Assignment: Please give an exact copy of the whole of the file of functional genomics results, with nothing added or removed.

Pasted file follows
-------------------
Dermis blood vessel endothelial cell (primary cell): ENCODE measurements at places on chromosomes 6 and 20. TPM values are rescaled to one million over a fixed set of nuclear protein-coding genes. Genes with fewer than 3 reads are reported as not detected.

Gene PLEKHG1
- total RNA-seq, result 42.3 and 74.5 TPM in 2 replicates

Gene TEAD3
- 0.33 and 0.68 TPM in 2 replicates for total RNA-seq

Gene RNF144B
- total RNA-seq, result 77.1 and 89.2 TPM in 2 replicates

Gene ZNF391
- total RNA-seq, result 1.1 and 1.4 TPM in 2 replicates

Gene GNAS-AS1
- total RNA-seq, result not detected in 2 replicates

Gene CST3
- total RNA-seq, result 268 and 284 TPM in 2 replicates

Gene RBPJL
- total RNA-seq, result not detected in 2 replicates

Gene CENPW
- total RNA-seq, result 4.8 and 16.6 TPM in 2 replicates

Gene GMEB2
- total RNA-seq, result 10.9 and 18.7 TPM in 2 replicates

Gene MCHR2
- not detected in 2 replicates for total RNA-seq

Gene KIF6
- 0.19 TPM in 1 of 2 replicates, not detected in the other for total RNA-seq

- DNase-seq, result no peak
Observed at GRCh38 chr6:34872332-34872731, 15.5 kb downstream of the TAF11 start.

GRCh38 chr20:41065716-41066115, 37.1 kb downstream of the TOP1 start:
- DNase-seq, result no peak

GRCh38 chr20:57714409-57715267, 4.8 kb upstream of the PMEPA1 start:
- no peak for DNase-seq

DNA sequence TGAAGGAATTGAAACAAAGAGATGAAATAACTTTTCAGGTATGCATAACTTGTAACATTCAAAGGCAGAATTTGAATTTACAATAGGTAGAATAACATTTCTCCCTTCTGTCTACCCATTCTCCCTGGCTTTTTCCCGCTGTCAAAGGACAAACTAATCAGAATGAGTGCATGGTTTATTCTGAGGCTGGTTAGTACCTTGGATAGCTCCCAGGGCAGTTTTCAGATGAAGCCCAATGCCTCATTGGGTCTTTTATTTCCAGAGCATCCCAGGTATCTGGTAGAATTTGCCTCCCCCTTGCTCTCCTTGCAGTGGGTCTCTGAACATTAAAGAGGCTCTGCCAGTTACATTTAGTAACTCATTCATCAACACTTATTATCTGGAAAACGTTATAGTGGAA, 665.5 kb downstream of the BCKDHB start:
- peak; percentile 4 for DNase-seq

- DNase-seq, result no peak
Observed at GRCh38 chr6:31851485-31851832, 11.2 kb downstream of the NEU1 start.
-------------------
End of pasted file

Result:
Dermis blood vessel endothelial cell (primary cell): ENCODE measurements at places on chromosomes 6 and 20. TPM values are rescaled to one million over a fixed set of nuclear protein-coding genes. Genes with fewer than 3 reads are reported as not detected.

Gene PLEKHG1
- total RNA-seq, result 42.3 and 74.5 TPM in 2 replicates

Gene TEAD3
- 0.33 and 0.68 TPM in 2 replicates for total RNA-seq

Gene RNF144B
- total RNA-seq, result 77.1 and 89.2 TPM in 2 replicates

Gene ZNF391
- total RNA-seq, result 1.1 and 1.4 TPM in 2 replicates

Gene GNAS-AS1
- total RNA-seq, result not detected in 2 replicates

Gene CST3
- total RNA-seq, result 268 and 284 TPM in 2 replicates

Gene RBPJL
- total RNA-seq, result not detected in 2 replicates

Gene CENPW
- total RNA-seq, result 4.8 and 16.6 TPM in 2 replicates

Gene GMEB2
- total RNA-seq, result 10.9 and 18.7 TPM in 2 replicates

Gene MCHR2
- not detected in 2 replicates for total RNA-seq

Gene KIF6
- 0.19 TPM in 1 of 2 replicates, not detected in the other for total RNA-seq

- DNase-seq, result no peak
Observed at GRCh38 chr6:34872332-34872731, 15.5 kb downstream of the TAF11 start.

GRCh38 chr20:41065716-41066115, 37.1 kb downstream of the TOP1 start:
- DNase-seq, result no peak

GRCh38 chr20:57714409-57715267, 4.8 kb upstream of the PMEPA1 start:
- no peak for DNase-seq

DNA sequence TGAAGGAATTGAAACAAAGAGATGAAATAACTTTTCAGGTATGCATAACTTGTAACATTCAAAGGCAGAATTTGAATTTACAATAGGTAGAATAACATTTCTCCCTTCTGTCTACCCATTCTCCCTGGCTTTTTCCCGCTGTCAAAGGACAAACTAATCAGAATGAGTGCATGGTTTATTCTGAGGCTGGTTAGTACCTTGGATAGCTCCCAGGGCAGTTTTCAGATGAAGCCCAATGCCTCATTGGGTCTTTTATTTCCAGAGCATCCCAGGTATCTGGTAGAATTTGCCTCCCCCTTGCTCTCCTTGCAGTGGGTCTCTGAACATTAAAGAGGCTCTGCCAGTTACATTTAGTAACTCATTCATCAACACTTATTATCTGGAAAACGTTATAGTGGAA, 665.5 kb downstream of the BCKDHB start:
- peak; percentile 4 for DNase-seq

- DNase-seq, result no peak
Observed at GRCh38 chr6:31851485-31851832, 11.2 kb downstream of the NEU1 start.